Capitol Connection #1095
Contractors are tough, but ‘growth’ is not without pain, even for these men and women. While ‘misdirection’ works in magic acts, it’s costly and time consuming when a contractor loses focus on ‘facts’. I will wrap up with a ‘memory fail’ that is also a lesson on getting expert advice before the wrecking ball swings into action!..
Q: Our company is going to be acquiring a business that holds contractor’s licenses in Nevada and Arizona. Will these existing licenses be transferrable to the new entity we are forming?
A: No, contractor’s licenses in Nevada and Arizona are not transferrable from one entity to another. You will be required to obtain a new license in each State for the new entity you are forming.
Q: We are applying for a Nevada Contractor’s license. I let my boss know about the financial requirement and he is balking at getting a CPA reviewed financial statement. He said it is pretty expensive to have that done. Our max job in Nevada would be $100,000. Would a tax return or a credit report also do the trick? We have excellent credit.
A: For a monetary limit of $100,000, a compiled financial statement with full disclosures prepared by a CPA dated within the last 6 months is required. That’s the facts. A reviewed financial is only required for limits over $250,000. From what I understand, a compiled financial statement is not quite as pricey as reviewed. A tax return or credit report will not be accepted in lieu of the compiled financial statement.
Q: You are helping us with a contractor’s license right now and we decided we want to register our LLC with a ‘dba’ (doing business as) name with the CA Secretary of State. How do we go about doing that on the forms you sent us?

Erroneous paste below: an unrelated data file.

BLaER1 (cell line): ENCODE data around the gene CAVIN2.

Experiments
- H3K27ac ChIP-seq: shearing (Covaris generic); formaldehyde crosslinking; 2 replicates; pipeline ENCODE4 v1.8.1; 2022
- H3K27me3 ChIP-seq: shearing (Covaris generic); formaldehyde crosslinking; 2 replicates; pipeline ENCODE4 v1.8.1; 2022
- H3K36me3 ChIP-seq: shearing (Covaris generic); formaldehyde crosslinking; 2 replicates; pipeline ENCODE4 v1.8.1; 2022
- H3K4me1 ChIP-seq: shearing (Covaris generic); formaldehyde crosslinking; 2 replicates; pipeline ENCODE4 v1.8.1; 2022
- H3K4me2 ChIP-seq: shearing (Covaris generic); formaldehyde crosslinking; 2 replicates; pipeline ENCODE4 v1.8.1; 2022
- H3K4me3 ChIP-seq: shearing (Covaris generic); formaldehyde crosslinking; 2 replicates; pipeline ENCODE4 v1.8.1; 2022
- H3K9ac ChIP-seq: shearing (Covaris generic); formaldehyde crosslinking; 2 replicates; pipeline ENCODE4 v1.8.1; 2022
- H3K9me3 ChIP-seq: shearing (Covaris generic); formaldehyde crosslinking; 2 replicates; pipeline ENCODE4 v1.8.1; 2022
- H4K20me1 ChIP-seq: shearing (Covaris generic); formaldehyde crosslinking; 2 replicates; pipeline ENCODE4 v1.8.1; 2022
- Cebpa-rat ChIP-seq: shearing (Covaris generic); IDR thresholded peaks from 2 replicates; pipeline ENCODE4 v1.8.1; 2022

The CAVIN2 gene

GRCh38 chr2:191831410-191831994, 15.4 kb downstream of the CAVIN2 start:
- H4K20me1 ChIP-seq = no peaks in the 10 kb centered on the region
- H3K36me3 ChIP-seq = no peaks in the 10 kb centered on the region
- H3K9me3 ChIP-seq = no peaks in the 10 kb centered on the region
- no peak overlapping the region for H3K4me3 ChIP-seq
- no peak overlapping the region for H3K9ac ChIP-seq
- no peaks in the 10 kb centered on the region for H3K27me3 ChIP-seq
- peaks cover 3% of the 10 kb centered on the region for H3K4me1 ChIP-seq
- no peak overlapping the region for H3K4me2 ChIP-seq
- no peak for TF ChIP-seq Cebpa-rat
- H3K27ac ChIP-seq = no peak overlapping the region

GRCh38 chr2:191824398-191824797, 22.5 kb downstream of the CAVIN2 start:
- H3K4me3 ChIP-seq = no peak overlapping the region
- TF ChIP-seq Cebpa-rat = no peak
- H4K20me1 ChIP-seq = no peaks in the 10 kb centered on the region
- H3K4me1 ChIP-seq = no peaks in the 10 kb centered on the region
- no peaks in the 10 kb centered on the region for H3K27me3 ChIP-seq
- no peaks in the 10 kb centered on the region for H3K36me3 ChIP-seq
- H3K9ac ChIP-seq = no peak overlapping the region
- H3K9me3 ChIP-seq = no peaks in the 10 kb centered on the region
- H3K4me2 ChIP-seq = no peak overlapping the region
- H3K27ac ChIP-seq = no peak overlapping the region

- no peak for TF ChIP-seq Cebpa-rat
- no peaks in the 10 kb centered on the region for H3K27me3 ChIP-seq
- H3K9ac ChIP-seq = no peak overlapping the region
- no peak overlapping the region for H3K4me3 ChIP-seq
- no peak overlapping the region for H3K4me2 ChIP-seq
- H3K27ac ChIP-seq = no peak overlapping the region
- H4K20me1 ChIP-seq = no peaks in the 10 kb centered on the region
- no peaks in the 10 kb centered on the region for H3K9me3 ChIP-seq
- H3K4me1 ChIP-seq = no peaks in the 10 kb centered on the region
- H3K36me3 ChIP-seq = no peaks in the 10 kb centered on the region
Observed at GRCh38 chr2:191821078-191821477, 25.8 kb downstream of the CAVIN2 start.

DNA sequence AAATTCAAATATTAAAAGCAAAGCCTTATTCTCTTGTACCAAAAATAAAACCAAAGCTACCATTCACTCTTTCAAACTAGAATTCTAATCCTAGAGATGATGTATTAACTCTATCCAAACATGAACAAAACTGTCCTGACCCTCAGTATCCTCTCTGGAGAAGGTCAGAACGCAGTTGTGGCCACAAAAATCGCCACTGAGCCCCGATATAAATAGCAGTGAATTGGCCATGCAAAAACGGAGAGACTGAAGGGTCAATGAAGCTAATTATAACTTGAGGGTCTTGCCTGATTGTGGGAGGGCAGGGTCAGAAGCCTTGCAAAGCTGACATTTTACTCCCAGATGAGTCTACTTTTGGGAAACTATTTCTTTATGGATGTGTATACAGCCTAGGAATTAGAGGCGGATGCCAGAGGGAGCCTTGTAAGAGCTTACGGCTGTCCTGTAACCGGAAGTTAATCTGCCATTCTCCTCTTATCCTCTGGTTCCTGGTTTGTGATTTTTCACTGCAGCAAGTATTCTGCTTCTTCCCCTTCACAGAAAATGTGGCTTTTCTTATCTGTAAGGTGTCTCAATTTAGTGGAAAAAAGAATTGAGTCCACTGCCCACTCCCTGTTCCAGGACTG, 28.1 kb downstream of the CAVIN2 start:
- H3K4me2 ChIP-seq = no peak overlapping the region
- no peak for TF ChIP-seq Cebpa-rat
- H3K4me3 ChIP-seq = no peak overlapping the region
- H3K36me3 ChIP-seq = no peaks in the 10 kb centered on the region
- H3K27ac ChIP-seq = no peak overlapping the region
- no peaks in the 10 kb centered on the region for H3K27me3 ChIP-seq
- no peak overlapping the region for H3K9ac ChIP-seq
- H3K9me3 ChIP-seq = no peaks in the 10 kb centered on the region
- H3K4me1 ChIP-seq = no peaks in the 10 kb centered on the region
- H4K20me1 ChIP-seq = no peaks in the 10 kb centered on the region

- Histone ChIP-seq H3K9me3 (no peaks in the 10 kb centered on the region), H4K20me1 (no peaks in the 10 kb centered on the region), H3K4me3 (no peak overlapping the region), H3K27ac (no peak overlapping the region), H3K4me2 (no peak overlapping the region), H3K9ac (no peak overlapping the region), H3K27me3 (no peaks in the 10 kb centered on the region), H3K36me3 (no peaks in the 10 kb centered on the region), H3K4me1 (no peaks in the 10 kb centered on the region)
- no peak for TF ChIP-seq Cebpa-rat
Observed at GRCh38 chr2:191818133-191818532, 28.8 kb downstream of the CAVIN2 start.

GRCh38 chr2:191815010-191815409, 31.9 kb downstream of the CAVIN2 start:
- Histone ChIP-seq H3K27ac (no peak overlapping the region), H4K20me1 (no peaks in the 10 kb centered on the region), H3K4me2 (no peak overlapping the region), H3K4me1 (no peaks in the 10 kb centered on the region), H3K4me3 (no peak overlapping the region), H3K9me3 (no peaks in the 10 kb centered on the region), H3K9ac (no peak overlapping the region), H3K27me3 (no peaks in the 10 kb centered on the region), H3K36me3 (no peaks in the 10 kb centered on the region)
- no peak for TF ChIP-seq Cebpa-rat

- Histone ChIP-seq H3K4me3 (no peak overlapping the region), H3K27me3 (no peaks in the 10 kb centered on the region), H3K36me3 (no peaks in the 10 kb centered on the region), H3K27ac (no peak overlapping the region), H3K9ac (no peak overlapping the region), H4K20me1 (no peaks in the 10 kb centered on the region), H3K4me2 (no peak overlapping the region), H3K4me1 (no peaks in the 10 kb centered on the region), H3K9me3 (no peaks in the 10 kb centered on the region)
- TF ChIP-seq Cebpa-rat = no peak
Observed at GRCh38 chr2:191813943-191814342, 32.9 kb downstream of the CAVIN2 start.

A: You can only have a ‘dba’ name with the CA Secretary of State if your business name in your home state is not available. Since your business name is available, you will only be able to file that ‘dba’ name with the CSLB. At that point, you can either do business as the entire name listed on the license, or just the ‘doing business as’ (dba) name.
Q: What are the rules regarding asbestos for General Building contractors? I remember taking some sort of asbestos exam when I originally obtained my license. I’m going to be demolishing a project which may require some asbestos abatement.
A: “B” General Building contractors cannot contract for jobs involving asbestos abatement unless one of the following conditions exists: a) they hold a “C-22” Asbestos Abatement specialty license, or b) they hold an Asbestos Certification and are registered with the Department of Industrial Relations Division of Occupational Safety and Health (DASH), or c) they subcontract the work with an appropriately licensed contractor.
The exam you remember taking is likely the Open Book Asbestos exam, which is required for all new contractors. Taking that open-book exam does not allow you to perform asbestos abatement work.
While knowledge is power, knowing where to go for the answers is half the battle. Get expert assistance immediately when you call 866-443-0657, email firstname.lastname@example.org, or write us at Capitol Services, Inc., 1225 8th St. Ste. 500, Sacramento, CA 95814. Research past columns at www.cutredtape.com.